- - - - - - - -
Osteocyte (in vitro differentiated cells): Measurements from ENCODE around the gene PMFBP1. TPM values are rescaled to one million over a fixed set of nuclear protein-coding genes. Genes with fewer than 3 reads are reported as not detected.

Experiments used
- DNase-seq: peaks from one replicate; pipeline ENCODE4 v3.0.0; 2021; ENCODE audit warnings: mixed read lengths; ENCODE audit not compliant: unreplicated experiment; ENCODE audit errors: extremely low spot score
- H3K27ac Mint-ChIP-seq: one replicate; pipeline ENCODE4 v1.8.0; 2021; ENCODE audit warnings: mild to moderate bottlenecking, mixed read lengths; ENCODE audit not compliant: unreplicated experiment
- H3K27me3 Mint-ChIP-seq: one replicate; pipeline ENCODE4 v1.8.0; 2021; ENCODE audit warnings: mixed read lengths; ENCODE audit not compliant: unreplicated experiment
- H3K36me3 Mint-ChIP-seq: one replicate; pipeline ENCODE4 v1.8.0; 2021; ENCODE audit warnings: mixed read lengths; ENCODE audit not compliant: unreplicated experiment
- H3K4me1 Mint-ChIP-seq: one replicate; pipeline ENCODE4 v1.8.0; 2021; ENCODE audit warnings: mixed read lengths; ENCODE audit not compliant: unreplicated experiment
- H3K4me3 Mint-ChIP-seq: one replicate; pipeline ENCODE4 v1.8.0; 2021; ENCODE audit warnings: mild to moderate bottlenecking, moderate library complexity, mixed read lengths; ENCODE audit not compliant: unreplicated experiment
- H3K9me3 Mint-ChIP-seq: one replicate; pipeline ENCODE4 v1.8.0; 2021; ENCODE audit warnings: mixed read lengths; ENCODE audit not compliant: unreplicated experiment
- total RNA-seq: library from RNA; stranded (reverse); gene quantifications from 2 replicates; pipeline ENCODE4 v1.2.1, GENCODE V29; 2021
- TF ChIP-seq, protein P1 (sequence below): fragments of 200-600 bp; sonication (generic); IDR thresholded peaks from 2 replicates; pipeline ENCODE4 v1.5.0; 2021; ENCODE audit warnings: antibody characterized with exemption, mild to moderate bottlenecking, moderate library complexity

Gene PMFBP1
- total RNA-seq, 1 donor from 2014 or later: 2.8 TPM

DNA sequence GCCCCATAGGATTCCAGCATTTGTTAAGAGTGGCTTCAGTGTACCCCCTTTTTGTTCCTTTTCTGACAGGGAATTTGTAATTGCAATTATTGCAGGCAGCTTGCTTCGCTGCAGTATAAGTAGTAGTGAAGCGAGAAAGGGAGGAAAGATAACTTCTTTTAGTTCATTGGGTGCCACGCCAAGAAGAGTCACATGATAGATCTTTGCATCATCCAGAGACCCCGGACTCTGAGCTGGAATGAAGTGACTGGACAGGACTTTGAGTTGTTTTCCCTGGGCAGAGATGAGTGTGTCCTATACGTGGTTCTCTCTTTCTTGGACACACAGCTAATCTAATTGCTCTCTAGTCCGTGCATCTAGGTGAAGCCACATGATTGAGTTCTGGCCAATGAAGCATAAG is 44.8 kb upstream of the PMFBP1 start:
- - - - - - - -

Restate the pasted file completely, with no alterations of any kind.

Osteocyte (in vitro differentiated cells): Measurements from ENCODE around the gene PMFBP1. TPM values are rescaled to one million over a fixed set of nuclear protein-coding genes. Genes with fewer than 3 reads are reported as not detected.

Experiments used
- DNase-seq: peaks from one replicate; pipeline ENCODE4 v3.0.0; 2021; ENCODE audit warnings: mixed read lengths; ENCODE audit not compliant: unreplicated experiment; ENCODE audit errors: extremely low spot score
- H3K27ac Mint-ChIP-seq: one replicate; pipeline ENCODE4 v1.8.0; 2021; ENCODE audit warnings: mild to moderate bottlenecking, mixed read lengths; ENCODE audit not compliant: unreplicated experiment
- H3K27me3 Mint-ChIP-seq: one replicate; pipeline ENCODE4 v1.8.0; 2021; ENCODE audit warnings: mixed read lengths; ENCODE audit not compliant: unreplicated experiment
- H3K36me3 Mint-ChIP-seq: one replicate; pipeline ENCODE4 v1.8.0; 2021; ENCODE audit warnings: mixed read lengths; ENCODE audit not compliant: unreplicated experiment
- H3K4me1 Mint-ChIP-seq: one replicate; pipeline ENCODE4 v1.8.0; 2021; ENCODE audit warnings: mixed read lengths; ENCODE audit not compliant: unreplicated experiment
- H3K4me3 Mint-ChIP-seq: one replicate; pipeline ENCODE4 v1.8.0; 2021; ENCODE audit warnings: mild to moderate bottlenecking, moderate library complexity, mixed read lengths; ENCODE audit not compliant: unreplicated experiment
- H3K9me3 Mint-ChIP-seq: one replicate; pipeline ENCODE4 v1.8.0; 2021; ENCODE audit warnings: mixed read lengths; ENCODE audit not compliant: unreplicated experiment
- total RNA-seq: library from RNA; stranded (reverse); gene quantifications from 2 replicates; pipeline ENCODE4 v1.2.1, GENCODE V29; 2021
- TF ChIP-seq, protein P1 (sequence below): fragments of 200-600 bp; sonication (generic); IDR thresholded peaks from 2 replicates; pipeline ENCODE4 v1.5.0; 2021; ENCODE audit warnings: antibody characterized with exemption, mild to moderate bottlenecking, moderate library complexity

Gene PMFBP1
- total RNA-seq, 1 donor from 2014 or later: 2.8 TPM

DNA sequence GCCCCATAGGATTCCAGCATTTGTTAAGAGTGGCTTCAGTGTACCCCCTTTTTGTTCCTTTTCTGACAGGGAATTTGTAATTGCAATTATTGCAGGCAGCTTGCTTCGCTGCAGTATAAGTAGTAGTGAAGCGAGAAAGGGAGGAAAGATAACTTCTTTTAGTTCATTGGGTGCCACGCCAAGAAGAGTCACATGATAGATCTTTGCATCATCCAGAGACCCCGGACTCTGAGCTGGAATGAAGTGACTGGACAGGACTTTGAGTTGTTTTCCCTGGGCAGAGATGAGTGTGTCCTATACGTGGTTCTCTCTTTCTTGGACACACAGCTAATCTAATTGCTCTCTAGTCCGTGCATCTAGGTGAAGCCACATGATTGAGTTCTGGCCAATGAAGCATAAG is 44.8 kb upstream of the PMFBP1 start: